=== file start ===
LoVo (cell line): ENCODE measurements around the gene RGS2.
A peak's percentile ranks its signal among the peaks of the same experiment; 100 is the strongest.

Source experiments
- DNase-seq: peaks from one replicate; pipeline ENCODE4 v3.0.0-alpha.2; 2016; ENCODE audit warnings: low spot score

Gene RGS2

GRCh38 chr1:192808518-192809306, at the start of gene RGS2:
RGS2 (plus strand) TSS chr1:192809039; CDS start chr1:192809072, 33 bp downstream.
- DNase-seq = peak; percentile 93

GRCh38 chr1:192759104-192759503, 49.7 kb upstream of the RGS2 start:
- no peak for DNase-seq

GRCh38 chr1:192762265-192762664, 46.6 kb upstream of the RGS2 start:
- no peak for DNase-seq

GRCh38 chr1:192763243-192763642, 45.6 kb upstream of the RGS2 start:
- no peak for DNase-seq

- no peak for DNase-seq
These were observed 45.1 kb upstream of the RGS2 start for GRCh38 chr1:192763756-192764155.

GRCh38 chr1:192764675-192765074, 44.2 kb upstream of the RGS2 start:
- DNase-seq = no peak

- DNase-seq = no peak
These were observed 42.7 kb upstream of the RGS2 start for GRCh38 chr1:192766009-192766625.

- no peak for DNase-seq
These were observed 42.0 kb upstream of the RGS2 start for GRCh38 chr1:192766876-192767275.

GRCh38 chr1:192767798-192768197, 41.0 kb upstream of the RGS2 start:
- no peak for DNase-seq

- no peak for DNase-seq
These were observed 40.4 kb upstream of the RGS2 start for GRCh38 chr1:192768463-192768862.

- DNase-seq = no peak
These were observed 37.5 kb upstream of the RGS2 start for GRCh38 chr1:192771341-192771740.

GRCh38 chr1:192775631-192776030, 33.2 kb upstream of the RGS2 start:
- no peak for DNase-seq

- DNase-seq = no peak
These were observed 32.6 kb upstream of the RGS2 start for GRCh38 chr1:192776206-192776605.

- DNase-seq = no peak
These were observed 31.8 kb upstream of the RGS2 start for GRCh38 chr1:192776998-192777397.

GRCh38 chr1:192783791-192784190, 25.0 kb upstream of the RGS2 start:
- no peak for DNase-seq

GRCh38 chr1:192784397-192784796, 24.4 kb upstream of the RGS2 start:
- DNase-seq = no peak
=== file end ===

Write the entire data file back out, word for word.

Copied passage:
LoVo (cell line): ENCODE measurements around the gene RGS2.
A peak's percentile ranks its signal among the peaks of the same experiment; 100 is the strongest.

Source experiments
- DNase-seq: peaks from one replicate; pipeline ENCODE4 v3.0.0-alpha.2; 2016; ENCODE audit warnings: low spot score

Gene RGS2

GRCh38 chr1:192808518-192809306, at the start of gene RGS2:
RGS2 (plus strand) TSS chr1:192809039; CDS start chr1:192809072, 33 bp downstream.
- DNase-seq = peak; percentile 93

GRCh38 chr1:192759104-192759503, 49.7 kb upstream of the RGS2 start:
- no peak for DNase-seq

GRCh38 chr1:192762265-192762664, 46.6 kb upstream of the RGS2 start:
- no peak for DNase-seq

GRCh38 chr1:192763243-192763642, 45.6 kb upstream of the RGS2 start:
- no peak for DNase-seq

- no peak for DNase-seq
These were observed 45.1 kb upstream of the RGS2 start for GRCh38 chr1:192763756-192764155.

GRCh38 chr1:192764675-192765074, 44.2 kb upstream of the RGS2 start:
- DNase-seq = no peak

- DNase-seq = no peak
These were observed 42.7 kb upstream of the RGS2 start for GRCh38 chr1:192766009-192766625.

- no peak for DNase-seq
These were observed 42.0 kb upstream of the RGS2 start for GRCh38 chr1:192766876-192767275.

GRCh38 chr1:192767798-192768197, 41.0 kb upstream of the RGS2 start:
- no peak for DNase-seq

- no peak for DNase-seq
These were observed 40.4 kb upstream of the RGS2 start for GRCh38 chr1:192768463-192768862.

- DNase-seq = no peak
These were observed 37.5 kb upstream of the RGS2 start for GRCh38 chr1:192771341-192771740.

GRCh38 chr1:192775631-192776030, 33.2 kb upstream of the RGS2 start:
- no peak for DNase-seq

- DNase-seq = no peak
These were observed 32.6 kb upstream of the RGS2 start for GRCh38 chr1:192776206-192776605.

- DNase-seq = no peak
These were observed 31.8 kb upstream of the RGS2 start for GRCh38 chr1:192776998-192777397.

GRCh38 chr1:192783791-192784190, 25.0 kb upstream of the RGS2 start:
- no peak for DNase-seq

GRCh38 chr1:192784397-192784796, 24.4 kb upstream of the RGS2 start:
- DNase-seq = no peak